And if the state is going into this as a business, Irwin said, Alaskans need to see the real costs, “not the political feel-good” cost. He said in presentations it appears a higher gas price is used in discussing revenues — without costs deducted — and a lower price when discussing supports needed for the project. In business both parties use a range of prices, he said.
The facts need to be out on the table, he said, so that everyone can answer the question: “Would you sign this if it was your business?”
Rewrite of state’s positionRutherford said there are more than incentives in the contract. “This contract is a total rewrite of our entire oil and gas relationship with the producers,” turns the existing oil and gas leasing program on its head and “largely surrenders the power of all three arms of government, our sovereign powers, to the producers.”
The Legislature loses its power to tax the producers for up to 45 years; the “executive branch loses its right to manage and regulate the producers’ oil and gas leases and the ability to ensure those leases are adequately and appropriately developed” for up to 45 years; and the “judicial branch loses the ability to oversee the contract enforcement for up to 45 years.”
Forty-five years is a long time, “and that alone, in my mind, is an unacceptable risk. Nobody thought that when ... the ELF (economic limit factor on the state’s production severance tax) was passed 15 years ago, that we were implementing a flawed taxation structure on our oil and gas leases. And yet, within 15 years, that’s what we discovered: it is a flawed structure.”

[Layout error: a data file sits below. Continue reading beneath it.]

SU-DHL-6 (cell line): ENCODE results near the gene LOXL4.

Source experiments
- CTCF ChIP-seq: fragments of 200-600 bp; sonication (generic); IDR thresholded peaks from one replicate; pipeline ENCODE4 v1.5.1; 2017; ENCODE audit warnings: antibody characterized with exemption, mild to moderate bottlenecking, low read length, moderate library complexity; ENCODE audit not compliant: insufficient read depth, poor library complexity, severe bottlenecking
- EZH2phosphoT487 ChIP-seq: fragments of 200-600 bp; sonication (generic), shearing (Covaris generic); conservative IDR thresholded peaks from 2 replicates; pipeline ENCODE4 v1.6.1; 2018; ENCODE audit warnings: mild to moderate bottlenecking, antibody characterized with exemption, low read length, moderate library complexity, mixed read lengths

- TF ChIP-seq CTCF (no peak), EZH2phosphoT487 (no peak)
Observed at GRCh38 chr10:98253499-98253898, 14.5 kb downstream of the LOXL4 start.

The period of time the contract is locked in “is far too great a risk for us to accept,” she said.
The cost of contract subsidiesRutherford said the contract sets up a system that is “a total destruction of our normal, competitive environment” for oil and gas leasing, allowing the producers to lock up some 500 leases on the North Slope for the term of the contract, “for 45 years, if they meet that weak diligence standard ... which does not require building a pipeline or doesn’t require significant investment into a pipeline.”
The state also loses its ability “to ensure that leases are developed in a timely manner should they be economic,” she said, and creates a two-class system that discourages investment by companies who don’t have these advantages.
Rutherford said Econ One has found that with no state incentives and the producers owning 100 percent of the project under the current fiscal system, if natural gas sells for $4 the producers have a 17.2 percent rate of return; at $5, it’s 20.4 percent. She said this compares to a 15 percent rate of return oil companies generally use as a benchmark.
Then there is a $13.25 billion cost to the state to sign the contract, “independent of its own investment in the pipeline,” Rutherford said, which at a $4 gas price is a direct subsidy to the producers, independent of the state’s ownership position, worth “over half the value of the state gas.” At $3 gas, the state’s position is negative. “So we are writing a check in order to produce our gas.”
Compare that to the status quo, she said: If the price of natural gas goes below the transportation cost — but the state is taking its gas in value, rather than in kind — “we don’t get a check, we pay zero, but we don’t actually go negative.”
The risk at low prices is one that would alarm any company, she said.